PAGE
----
Organizational structure isn’t something most leaders lay awake at night thinking about, but without the right structure to support your OC (Organizational Culture) and your business strategy, you leave profits on the table.
So, what does it mean to organize? (No, it’s not what you’re thinking!)
Organizing is a process whereby leaders structure working relationships to encourage and enhance employees’ ability to effectively and efficiently achieve organizational goals and objectives – and ultimately – the business strategy. In other words, it’s a formal system of tasks and reporting relationships that determine how employees leverage resources to accomplish their work assignments.
When designing an organizational structure, leaders must make specific decisions about the reporting relationships and tasks expected. It’s these decisions that ultimately create the organization’s structure.
On the surface this may sound easy – after all how hard is it to decide who is going to report to whom. But within the bowels of those decisions lies the challenge – designing a structure and OC that:
- Engages employees at all levels – reinforcing hard work and mutually beneficial work behaviors and attitudes
- Builds cohesiveness – coordinating activities of individuals, groups, functions and divisions to ensure both efficiency and effectiveness
Don’t Forget the Organizational Environment.
Today’s world is smaller than ever and the spirit of entrepreneurship has never been greater – especially for millennials who expect to be taken seriously right out of the gate. This ever changing environment is causing uncertainty and unpredictability which must be tempered with critical communication, agility, flexibility and quick, decisive action.
Given the state of today’s business environment, leaders need to develop an organizational structure with the agility and flexibility to speed up decision making while managing unnecessary risk. This is often accomplished by decentralizing authority and empowering employees to make decisions that directly affect them thus encouraging change and innovation.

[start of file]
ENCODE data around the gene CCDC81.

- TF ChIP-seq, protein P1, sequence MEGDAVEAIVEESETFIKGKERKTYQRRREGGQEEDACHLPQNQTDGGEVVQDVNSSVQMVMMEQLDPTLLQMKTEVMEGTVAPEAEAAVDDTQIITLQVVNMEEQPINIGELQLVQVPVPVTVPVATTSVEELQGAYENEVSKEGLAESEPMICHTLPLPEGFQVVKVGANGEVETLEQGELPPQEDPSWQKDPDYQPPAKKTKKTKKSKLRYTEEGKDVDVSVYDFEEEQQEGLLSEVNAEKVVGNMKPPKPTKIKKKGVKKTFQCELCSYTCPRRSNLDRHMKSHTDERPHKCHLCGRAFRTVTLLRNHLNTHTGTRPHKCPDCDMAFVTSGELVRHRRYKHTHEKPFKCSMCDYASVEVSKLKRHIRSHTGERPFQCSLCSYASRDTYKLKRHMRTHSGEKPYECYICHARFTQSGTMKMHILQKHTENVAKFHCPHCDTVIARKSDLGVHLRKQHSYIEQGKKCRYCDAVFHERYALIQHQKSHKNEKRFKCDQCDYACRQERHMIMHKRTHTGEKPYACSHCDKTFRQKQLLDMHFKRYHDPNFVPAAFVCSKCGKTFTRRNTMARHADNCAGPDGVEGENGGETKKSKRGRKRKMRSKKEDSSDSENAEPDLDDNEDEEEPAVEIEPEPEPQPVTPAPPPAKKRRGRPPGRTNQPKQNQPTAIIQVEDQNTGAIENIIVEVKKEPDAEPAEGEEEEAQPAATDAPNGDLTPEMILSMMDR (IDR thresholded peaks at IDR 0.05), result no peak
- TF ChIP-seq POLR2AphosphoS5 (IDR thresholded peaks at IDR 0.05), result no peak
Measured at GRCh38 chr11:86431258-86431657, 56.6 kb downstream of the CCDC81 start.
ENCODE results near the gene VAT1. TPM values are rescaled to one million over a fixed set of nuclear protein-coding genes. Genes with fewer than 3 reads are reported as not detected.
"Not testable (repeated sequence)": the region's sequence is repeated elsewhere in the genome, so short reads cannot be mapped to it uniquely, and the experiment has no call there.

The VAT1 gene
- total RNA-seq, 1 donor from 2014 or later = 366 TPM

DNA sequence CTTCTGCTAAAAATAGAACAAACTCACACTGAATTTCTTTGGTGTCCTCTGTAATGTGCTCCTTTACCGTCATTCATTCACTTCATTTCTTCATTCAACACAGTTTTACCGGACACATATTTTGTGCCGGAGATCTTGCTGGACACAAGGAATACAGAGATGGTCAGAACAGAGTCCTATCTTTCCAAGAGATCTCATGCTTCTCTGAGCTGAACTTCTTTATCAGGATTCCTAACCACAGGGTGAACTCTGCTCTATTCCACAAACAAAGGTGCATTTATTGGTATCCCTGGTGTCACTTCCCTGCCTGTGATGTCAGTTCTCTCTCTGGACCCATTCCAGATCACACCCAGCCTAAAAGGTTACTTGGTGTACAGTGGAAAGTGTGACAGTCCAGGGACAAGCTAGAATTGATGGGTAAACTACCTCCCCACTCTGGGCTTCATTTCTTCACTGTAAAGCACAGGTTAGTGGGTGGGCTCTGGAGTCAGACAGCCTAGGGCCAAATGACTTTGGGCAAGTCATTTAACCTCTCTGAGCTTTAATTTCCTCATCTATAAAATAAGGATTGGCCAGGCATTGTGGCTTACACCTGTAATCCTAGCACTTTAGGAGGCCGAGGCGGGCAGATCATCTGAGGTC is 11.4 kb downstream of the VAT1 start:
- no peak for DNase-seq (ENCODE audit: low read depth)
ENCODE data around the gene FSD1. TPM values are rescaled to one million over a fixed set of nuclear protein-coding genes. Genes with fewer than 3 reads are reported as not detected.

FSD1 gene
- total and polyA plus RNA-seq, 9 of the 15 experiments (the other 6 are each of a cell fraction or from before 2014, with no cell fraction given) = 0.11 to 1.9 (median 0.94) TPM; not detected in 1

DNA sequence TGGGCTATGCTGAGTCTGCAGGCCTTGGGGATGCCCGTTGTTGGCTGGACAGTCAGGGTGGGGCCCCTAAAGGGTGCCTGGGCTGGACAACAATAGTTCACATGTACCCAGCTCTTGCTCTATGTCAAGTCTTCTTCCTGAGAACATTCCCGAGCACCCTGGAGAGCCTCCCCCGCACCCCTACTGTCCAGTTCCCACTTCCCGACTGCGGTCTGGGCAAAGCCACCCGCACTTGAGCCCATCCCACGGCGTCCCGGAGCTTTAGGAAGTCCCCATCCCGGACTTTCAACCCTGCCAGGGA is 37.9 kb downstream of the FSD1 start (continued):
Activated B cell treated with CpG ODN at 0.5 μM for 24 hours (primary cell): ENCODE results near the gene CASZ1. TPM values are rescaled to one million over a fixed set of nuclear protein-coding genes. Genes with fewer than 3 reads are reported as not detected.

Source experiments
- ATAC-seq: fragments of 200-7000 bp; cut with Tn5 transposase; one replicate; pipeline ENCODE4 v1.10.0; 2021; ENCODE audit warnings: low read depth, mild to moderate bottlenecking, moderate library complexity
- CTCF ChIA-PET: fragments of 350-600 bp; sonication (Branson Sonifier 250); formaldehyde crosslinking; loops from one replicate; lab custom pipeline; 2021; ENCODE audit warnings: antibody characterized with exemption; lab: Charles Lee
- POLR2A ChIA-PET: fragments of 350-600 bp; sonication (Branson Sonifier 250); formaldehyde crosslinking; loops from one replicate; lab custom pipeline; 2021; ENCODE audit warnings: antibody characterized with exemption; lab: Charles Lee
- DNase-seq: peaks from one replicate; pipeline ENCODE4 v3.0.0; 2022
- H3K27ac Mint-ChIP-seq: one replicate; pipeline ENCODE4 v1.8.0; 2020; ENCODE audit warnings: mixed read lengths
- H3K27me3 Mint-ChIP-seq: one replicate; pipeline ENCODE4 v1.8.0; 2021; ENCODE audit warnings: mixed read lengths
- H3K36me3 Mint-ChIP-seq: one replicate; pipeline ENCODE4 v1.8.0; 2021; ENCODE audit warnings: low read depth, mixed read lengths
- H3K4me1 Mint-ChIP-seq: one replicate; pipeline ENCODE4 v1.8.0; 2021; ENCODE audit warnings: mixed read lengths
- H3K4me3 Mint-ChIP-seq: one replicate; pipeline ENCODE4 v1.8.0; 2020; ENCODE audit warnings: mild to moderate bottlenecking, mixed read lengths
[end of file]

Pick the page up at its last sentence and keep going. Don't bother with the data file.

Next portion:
But what about the Strategy?
Different strategies demand different cultures and different structures. For example, an organization embarking on a differentiation strategy aimed at increasing quality often best succeeds in a structure that promotes flexibility and a culture that hires, rewards and fires for innovation. Apple lives and dies by their differentiation strategy.
Contrast that with an organization’s low cost strategy aimed at driving down costs (Wal-Mart). This often calls for a more formal structure and conservative culture where managers maintain much of the decision making and control.
On the other hand, in organizations supported by a vertical integration or diversification strategy (Starbucks), flexibility is needed to provide sufficient coordination among business divisions.
Linking and Coordinating
The more complex your organizational structure is, the more problems you’ll face in linking and coordinating functions, departments and people. Coordination often becomes a problem because each function or department may fragment from the overall organization developing a unique orientation toward other groups.